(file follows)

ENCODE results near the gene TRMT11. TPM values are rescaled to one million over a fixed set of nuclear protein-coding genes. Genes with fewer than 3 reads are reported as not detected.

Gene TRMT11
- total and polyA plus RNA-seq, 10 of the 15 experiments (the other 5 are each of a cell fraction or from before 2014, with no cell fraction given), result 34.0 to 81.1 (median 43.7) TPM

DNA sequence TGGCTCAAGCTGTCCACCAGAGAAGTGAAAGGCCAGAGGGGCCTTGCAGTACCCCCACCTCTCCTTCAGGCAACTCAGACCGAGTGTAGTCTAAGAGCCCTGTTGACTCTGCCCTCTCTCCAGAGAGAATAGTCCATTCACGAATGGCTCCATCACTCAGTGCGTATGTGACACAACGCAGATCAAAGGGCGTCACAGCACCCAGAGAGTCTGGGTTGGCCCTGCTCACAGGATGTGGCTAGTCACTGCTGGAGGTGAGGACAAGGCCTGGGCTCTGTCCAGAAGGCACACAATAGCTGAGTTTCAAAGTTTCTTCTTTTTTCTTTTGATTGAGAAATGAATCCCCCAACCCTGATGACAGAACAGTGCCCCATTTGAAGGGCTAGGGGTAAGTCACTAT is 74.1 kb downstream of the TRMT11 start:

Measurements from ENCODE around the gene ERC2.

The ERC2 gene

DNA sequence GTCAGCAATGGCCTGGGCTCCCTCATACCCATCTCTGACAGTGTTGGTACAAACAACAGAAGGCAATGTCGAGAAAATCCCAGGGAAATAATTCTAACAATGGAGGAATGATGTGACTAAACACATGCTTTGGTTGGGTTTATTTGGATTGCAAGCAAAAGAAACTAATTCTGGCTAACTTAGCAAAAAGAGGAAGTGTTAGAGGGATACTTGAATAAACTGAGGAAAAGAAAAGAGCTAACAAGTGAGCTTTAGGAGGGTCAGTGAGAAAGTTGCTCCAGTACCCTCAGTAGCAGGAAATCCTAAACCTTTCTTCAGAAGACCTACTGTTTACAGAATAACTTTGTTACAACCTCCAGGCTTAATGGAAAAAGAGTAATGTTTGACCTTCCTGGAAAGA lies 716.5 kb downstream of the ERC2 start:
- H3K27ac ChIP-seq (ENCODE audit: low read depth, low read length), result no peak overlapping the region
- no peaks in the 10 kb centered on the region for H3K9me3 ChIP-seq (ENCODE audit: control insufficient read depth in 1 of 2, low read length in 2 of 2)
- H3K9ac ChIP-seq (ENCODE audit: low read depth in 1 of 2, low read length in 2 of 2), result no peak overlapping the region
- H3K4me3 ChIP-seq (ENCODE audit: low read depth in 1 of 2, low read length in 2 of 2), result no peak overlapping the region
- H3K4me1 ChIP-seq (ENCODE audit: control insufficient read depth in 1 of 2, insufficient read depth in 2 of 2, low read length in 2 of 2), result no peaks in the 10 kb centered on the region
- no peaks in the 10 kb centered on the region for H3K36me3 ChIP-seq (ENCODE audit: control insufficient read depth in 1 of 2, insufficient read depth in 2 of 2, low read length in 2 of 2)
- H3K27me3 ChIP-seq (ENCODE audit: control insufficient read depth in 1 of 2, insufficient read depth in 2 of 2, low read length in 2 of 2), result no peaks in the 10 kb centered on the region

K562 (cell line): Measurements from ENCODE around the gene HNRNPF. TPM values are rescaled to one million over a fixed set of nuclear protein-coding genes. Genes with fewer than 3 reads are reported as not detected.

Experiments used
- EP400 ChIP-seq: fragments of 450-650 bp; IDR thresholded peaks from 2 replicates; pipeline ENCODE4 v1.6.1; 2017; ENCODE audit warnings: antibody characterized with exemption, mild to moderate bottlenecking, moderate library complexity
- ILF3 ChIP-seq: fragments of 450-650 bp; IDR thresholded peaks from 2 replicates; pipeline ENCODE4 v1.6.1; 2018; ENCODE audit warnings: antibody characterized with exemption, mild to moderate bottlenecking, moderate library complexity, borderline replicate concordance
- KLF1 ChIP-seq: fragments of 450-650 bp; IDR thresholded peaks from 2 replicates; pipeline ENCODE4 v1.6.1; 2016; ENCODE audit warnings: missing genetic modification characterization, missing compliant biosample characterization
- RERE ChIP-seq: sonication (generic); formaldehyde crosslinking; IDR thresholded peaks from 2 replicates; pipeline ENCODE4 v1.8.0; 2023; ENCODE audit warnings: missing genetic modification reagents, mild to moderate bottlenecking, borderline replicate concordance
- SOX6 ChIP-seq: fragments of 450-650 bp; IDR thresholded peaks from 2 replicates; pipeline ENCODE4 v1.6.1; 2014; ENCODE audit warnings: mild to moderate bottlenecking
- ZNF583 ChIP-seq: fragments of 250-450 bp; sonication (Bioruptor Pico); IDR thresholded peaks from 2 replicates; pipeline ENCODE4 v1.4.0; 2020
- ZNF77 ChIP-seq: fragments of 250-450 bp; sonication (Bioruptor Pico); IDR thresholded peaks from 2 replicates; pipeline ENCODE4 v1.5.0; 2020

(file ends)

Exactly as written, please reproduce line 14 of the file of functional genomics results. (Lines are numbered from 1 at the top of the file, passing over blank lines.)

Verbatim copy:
- H3K27me3 ChIP-seq (ENCODE audit: control insufficient read depth in 1 of 2, insufficient read depth in 2 of 2, low read length in 2 of 2), result no peaks in the 10 kb centered on the region